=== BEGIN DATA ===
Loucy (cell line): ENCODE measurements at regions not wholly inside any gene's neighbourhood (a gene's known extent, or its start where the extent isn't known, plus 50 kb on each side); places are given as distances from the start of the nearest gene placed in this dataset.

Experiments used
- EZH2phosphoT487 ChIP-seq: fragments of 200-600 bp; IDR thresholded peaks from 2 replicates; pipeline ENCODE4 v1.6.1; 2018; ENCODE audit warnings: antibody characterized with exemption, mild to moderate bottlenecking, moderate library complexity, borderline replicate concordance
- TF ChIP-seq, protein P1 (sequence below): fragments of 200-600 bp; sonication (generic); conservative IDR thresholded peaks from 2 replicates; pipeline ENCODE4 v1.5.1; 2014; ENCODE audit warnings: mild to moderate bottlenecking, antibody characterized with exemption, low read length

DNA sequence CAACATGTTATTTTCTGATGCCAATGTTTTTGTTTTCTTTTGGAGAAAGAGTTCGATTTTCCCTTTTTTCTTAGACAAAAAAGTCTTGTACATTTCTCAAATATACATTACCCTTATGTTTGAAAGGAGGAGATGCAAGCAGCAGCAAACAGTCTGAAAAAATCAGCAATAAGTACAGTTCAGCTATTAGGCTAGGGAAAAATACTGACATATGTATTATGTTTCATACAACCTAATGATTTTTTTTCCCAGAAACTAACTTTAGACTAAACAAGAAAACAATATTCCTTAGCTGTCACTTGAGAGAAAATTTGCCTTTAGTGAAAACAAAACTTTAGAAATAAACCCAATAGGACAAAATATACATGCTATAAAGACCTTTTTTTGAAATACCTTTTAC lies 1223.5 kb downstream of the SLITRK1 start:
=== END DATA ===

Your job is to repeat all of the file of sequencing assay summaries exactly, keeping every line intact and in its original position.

Loucy (cell line): ENCODE measurements at regions not wholly inside any gene's neighbourhood (a gene's known extent, or its start where the extent isn't known, plus 50 kb on each side); places are given as distances from the start of the nearest gene placed in this dataset.

Experiments used
- EZH2phosphoT487 ChIP-seq: fragments of 200-600 bp; IDR thresholded peaks from 2 replicates; pipeline ENCODE4 v1.6.1; 2018; ENCODE audit warnings: antibody characterized with exemption, mild to moderate bottlenecking, moderate library complexity, borderline replicate concordance
- TF ChIP-seq, protein P1 (sequence below): fragments of 200-600 bp; sonication (generic); conservative IDR thresholded peaks from 2 replicates; pipeline ENCODE4 v1.5.1; 2014; ENCODE audit warnings: mild to moderate bottlenecking, antibody characterized with exemption, low read length

DNA sequence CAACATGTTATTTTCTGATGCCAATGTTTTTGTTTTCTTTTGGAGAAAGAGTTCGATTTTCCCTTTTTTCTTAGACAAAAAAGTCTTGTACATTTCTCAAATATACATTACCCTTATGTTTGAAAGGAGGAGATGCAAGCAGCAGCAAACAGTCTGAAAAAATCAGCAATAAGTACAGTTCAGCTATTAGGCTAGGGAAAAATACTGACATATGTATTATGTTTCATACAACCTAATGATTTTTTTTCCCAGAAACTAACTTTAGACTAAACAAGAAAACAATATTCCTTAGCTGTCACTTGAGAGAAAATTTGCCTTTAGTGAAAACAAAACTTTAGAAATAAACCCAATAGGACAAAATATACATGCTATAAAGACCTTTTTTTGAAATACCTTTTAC lies 1223.5 kb downstream of the SLITRK1 start: